Sunday, August 12, 2007

I Arrive in the Land Where Civilization Began and Finally Start to Get My Tan Back

I apologize now for these posts. I have a feeling they are going to be rambling and disjointed. Now, you may be wondering how this is different from any of my previous posts. I don't have a good answer for you. But, as I sit here, I'm realizing that my pictures and my notes and my thoughts are all over the place. So, I'll take a stab at capturing a bit of my trip so far and I'll thank you again, as always, for taking the time to read a bit about it.
Upon arriving to Bamako, my friend Heather (, who is a Peace Corps volunteer, met me at the airport. We spent the next day in Bamako, and then travelled to Segou where we spent a couple of days and then moved on to Sevare for a night. And then on to her village, which is called Mandoli and is near a town named Bandiagara.
Mali is beautiful and the people have been incredibly welcoming, friendly and gracious. Mali is also very, very hot. I mean almost Cincinnati hot.
Here are some photos of the trip to her village.

This is Segou. And, gives a pretty good idea of what a larger town in Mali looks like. Except, in your imagination, you should probably add a bunch of motor scooters, some donkeys and a goat or two. Actually, maybe this isn't a good representation of a Malian town.

This is the Niger River. As you can see, some people like to fish on it. I prefer to drink a beer next to it. To each their own.

These vases were beatiful. Unfortunately, my shopping advisors were not around to help me pick one out. Cherlyn, Errica, Court, Cathy, Theresa, Carey - we're going to have to come back here so I can get a vase.

This from the window of the bus on the way to Sevare. The bus was incredibly hot, as no public transport has air conditioning. People were sitting everywhere including in the aisles. The driver was blasting music and I was kind of tired. But, the view made me forget everything. It looked like a beautiful, constantly changing picture. Or, like a really cool screensaver.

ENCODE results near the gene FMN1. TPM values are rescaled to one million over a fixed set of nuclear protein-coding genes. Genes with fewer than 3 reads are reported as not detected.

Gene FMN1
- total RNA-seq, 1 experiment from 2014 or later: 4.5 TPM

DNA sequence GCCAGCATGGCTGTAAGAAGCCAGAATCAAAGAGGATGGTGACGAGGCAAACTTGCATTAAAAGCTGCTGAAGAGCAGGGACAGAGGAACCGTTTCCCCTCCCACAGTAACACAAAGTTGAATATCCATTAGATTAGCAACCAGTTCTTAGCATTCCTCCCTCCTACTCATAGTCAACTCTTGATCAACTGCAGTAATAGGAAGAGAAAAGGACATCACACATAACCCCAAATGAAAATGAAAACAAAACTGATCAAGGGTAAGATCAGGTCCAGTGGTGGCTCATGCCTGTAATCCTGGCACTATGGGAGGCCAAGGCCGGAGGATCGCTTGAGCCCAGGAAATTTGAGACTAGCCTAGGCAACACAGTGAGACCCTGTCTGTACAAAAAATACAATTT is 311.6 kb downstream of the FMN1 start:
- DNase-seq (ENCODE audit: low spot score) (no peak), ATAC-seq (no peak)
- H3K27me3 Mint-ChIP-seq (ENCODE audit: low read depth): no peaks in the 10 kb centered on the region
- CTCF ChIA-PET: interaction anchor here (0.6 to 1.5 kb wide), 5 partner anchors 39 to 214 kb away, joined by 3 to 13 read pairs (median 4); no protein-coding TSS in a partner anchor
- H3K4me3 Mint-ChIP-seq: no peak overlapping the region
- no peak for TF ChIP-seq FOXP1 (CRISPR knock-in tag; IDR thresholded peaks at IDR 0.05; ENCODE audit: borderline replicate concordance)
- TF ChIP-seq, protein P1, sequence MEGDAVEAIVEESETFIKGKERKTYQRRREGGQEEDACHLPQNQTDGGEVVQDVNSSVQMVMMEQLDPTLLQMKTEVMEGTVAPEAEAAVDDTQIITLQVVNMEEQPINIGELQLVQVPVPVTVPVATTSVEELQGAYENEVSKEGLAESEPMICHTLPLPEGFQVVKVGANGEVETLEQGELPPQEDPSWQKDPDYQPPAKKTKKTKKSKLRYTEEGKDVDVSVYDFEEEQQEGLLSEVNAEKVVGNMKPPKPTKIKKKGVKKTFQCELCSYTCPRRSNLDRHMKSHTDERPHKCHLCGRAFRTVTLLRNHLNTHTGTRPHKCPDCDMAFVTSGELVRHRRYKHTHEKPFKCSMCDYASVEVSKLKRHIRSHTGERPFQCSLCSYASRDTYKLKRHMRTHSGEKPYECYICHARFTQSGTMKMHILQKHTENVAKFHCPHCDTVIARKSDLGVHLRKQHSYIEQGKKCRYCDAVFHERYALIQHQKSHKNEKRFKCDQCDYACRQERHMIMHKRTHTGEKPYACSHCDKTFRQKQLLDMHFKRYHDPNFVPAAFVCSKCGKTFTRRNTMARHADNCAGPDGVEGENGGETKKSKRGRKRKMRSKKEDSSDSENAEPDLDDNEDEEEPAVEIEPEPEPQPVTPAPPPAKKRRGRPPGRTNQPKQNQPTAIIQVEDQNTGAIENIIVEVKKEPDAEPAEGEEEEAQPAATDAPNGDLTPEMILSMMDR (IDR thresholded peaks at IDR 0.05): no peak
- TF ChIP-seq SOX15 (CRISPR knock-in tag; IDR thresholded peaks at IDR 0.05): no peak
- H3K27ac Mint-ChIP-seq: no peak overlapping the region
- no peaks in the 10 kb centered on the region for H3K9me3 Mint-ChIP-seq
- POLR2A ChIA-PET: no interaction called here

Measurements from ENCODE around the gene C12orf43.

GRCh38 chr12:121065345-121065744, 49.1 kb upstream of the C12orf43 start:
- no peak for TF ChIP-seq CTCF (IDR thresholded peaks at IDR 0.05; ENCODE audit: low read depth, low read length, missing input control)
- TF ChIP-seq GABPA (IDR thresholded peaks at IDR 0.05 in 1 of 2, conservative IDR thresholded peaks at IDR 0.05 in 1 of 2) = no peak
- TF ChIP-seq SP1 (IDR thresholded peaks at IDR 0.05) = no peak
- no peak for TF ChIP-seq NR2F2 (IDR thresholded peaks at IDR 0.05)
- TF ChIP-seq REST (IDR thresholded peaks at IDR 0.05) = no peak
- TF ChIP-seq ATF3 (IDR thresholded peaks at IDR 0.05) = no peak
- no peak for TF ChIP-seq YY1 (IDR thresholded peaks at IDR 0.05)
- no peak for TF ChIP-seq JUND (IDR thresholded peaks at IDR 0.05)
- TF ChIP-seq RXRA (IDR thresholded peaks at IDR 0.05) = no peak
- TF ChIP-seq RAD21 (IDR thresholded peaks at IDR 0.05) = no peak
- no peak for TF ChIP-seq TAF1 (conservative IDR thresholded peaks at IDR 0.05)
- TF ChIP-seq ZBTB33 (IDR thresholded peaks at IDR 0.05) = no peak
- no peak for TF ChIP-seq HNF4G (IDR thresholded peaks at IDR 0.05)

While in Segou, we visited a craftsman co-op. Here, artisans are making traditional Dogon cloths. The dye is actually made by boiling the bark of a tree and the ink they are using is a special kind of mud found by the Niger.

It’s rainy season here. Which wreaks some serious havoc. Two main roads have been washed out. And, even regular roads have some pretty impassible puddles.

While in Segou, we went out to listen to some music. It was really great. One, because the music and instruments were so fun and interesting (they have a xylophone that is made out of gourds) and two, because it was so similar to going out in an Irish pub.
It was the same feeling in a completely different setting.

The bus station in Segou. If you’re wondering, the chickens tied by their feet to the handlebars of that motorcycle were still alive. And not very happy.

1 comment:

Anonymous said...

eff the vase. if you would have bought one, it would be in shards by the time you got home... whenever that may be.

actually, you'd probably preserve it for the entire trip, then, when you were back at CVG, you'd drop it as you were getting into the car.

Either way, who needs it.